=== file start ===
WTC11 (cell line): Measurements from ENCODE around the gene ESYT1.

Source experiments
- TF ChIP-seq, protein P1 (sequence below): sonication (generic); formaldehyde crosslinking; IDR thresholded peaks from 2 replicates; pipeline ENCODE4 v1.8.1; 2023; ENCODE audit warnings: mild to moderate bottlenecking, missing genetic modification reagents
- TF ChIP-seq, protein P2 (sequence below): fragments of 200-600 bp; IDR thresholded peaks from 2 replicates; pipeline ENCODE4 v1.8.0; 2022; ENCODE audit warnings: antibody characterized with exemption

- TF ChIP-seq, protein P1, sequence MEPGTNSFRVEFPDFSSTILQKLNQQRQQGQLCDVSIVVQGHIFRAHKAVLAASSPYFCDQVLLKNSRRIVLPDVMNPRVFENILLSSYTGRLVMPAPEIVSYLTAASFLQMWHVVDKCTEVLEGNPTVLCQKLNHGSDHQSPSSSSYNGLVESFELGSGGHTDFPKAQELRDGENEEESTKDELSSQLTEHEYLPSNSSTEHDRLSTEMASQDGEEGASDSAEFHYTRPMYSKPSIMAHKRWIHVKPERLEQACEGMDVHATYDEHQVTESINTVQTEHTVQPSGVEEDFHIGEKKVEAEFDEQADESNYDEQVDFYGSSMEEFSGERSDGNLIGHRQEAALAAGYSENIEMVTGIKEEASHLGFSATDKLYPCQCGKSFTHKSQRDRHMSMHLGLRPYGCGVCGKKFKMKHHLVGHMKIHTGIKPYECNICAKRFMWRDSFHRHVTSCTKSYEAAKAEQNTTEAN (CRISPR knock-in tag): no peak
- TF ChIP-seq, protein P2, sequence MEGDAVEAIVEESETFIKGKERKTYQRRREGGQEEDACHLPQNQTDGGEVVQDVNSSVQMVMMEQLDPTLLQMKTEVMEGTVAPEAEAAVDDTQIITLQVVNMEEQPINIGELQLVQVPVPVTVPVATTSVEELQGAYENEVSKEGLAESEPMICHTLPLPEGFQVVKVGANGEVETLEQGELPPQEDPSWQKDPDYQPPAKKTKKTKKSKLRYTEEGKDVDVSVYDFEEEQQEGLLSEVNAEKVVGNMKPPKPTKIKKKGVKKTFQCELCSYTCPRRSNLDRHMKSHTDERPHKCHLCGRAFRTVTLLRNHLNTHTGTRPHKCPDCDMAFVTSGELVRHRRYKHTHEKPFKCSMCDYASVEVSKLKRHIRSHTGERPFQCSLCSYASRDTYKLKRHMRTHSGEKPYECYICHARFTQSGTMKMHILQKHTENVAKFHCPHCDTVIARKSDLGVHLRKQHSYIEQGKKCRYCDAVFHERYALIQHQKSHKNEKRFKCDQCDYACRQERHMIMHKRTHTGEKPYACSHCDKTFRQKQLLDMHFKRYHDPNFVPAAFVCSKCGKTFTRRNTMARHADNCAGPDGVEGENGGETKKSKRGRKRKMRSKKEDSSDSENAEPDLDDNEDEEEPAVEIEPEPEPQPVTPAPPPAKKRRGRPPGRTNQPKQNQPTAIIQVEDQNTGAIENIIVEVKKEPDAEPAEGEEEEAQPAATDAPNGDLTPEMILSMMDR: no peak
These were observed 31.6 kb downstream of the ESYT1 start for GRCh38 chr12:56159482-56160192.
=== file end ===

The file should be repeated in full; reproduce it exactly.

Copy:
WTC11 (cell line): Measurements from ENCODE around the gene ESYT1.

Source experiments
- TF ChIP-seq, protein P1 (sequence below): sonication (generic); formaldehyde crosslinking; IDR thresholded peaks from 2 replicates; pipeline ENCODE4 v1.8.1; 2023; ENCODE audit warnings: mild to moderate bottlenecking, missing genetic modification reagents
- TF ChIP-seq, protein P2 (sequence below): fragments of 200-600 bp; IDR thresholded peaks from 2 replicates; pipeline ENCODE4 v1.8.0; 2022; ENCODE audit warnings: antibody characterized with exemption

- TF ChIP-seq, protein P1, sequence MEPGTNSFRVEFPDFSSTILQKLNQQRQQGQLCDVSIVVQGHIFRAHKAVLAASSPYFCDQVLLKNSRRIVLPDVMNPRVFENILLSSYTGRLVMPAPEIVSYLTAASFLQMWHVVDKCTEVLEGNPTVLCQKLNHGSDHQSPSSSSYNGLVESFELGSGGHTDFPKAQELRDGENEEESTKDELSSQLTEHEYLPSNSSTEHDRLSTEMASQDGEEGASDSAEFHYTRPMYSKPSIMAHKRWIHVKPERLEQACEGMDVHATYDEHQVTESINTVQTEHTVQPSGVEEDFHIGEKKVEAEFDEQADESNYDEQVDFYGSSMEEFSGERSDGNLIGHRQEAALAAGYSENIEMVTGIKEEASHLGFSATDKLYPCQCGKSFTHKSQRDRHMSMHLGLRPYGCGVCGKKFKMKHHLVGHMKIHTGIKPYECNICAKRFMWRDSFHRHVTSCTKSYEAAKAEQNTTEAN (CRISPR knock-in tag): no peak
- TF ChIP-seq, protein P2, sequence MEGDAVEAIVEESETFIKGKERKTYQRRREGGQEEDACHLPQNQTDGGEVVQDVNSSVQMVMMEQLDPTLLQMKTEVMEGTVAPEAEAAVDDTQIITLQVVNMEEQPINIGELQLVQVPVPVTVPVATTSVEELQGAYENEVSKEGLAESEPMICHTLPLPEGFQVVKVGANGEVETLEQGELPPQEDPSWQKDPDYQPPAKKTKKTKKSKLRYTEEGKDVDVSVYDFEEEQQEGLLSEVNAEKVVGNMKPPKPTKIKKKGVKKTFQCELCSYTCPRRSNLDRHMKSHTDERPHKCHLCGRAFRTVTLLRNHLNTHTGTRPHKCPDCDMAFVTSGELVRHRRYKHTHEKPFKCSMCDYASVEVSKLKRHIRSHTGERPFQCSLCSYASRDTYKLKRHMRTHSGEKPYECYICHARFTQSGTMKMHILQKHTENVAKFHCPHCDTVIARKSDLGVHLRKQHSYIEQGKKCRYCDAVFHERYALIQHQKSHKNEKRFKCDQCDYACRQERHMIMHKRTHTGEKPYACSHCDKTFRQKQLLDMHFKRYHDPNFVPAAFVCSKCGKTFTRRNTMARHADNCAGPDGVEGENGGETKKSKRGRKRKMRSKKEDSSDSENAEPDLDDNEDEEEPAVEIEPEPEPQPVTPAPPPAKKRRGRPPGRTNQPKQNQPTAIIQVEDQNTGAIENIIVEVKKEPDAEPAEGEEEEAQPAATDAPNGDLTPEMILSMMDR: no peak
These were observed 31.6 kb downstream of the ESYT1 start for GRCh38 chr12:56159482-56160192.